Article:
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Thursday, 25 July 2019

More than half of Egyptian factories operating below 75% capacity

Almost two-thirds of Egyptian factories are operating below 75% capacity, government sources told the local press. The government aims to raise industrial production by 17% this fiscal year to EGP 237 bn, up from EGP 203 bn last year. Industrial production is responsible for 15% of jobs in Egypt and accounts for 80% of all non-oil exports.

It could just be a result of the rising cost of production over the past eight years, which has forced manufacturers to hike their prices in the midst of weakened purchasing power from consumers, 10th of Ramadan Investors Association boss Samir Aref says. The issue here is compounded because we import many products that are also produced locally, which puts additional strain on domestic manufacturers. A lack of competitiveness in prices also makes it difficult for manufacturers to export their wares, Aref says.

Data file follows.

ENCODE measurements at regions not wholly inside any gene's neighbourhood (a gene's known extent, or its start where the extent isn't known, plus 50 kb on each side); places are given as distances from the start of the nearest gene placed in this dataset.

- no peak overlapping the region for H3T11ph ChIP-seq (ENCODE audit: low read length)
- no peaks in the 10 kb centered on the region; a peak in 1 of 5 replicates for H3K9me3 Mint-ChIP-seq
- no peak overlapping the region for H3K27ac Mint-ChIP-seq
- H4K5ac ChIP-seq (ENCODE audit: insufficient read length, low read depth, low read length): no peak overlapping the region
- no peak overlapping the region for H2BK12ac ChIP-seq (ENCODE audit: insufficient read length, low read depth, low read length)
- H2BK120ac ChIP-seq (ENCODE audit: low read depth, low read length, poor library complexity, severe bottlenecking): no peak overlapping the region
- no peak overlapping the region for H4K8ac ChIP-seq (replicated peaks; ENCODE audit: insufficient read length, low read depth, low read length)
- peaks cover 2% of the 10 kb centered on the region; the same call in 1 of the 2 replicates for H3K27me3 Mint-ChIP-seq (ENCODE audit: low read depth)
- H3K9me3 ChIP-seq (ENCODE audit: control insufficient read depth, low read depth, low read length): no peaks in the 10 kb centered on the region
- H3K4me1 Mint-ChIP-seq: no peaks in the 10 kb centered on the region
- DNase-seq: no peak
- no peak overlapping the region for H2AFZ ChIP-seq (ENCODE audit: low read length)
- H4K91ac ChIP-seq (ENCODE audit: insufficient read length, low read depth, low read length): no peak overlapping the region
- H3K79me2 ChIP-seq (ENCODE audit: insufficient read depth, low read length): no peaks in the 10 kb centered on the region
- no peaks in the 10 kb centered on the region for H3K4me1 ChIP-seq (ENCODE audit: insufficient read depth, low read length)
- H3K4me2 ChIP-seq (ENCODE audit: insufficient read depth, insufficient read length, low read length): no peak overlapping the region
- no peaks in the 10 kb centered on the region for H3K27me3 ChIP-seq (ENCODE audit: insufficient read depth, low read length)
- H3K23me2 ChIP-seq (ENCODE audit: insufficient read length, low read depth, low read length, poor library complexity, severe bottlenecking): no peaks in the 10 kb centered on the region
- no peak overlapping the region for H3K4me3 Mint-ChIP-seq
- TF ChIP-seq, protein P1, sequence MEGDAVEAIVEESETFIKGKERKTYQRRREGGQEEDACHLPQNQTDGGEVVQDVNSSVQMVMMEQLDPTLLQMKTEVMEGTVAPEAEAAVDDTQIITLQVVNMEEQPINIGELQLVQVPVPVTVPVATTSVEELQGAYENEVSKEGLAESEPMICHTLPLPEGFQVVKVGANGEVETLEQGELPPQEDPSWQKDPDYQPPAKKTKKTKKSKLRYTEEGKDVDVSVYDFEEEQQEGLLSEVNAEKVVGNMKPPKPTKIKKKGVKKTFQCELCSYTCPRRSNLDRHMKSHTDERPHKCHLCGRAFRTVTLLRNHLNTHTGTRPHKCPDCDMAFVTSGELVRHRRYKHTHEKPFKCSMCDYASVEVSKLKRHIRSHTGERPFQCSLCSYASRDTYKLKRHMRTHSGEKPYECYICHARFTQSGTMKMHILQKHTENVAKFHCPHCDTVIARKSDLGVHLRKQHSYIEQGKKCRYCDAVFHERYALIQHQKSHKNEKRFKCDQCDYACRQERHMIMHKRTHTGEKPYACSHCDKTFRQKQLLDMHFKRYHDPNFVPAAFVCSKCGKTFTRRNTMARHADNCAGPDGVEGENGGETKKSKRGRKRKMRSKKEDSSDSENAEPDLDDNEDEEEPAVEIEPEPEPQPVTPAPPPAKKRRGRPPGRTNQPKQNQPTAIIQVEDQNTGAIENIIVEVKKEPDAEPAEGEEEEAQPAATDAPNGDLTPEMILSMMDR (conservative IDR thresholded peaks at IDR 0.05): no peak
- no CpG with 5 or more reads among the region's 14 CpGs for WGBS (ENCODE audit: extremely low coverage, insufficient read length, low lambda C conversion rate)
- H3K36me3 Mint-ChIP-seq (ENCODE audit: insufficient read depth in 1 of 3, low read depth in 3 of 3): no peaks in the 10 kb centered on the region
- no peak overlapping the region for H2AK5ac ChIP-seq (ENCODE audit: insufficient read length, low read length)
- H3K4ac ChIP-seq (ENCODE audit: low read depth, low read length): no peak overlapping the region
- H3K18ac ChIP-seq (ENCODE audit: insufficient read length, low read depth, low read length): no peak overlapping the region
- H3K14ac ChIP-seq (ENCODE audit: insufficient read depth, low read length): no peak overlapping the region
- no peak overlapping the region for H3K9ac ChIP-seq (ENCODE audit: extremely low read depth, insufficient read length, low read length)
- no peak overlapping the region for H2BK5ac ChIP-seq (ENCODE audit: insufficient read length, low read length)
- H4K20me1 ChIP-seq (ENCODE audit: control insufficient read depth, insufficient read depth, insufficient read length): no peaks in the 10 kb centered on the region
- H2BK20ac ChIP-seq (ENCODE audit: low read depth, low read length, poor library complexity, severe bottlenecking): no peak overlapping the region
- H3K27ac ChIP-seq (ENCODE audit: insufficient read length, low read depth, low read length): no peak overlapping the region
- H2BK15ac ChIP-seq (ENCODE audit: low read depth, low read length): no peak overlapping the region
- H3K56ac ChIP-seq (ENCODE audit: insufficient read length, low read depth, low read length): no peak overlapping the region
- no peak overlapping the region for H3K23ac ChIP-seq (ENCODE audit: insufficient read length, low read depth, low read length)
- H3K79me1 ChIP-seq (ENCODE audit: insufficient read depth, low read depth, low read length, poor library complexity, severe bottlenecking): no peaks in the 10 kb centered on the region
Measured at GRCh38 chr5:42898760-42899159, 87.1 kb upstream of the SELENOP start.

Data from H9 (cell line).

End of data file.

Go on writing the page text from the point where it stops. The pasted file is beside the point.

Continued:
But it could be market saturation in the wrong places: Federation of Egyptian Industries board member Mohamed Saad Eldin told the press that the slowdown in output levels is likely a result of an increase in the number of manufacturers producing goods that are seeing weaker local demand. The natural laws of supply and demand therefore dictate that these manufacturers reduce their output. Saad Eldin stressed that manufacturers need to look at either changing what they produce or move more aggressively towards exports to clear their stockpiles, while the government should be more wary of handing out manufacturing licenses before thoroughly studying market needs.

Cement seems to be a case in point here. Industry experts have been warning that the cement market was in oversupply, having produced some 18 mn tonnes more than the local market wanted to buy in 2016, but the Industrial Development Authority (IDA) continued to tender cement licenses at the end of that year. El Nahda Cement and Tourah Portland Cement Company had both temporarily suspended operations, with the former specifically pointing the finger of blame at falling sales due to oversupply. The government is now looking specifically at the struggling cement industry, whose oversupply issues clearly have not been resolved.

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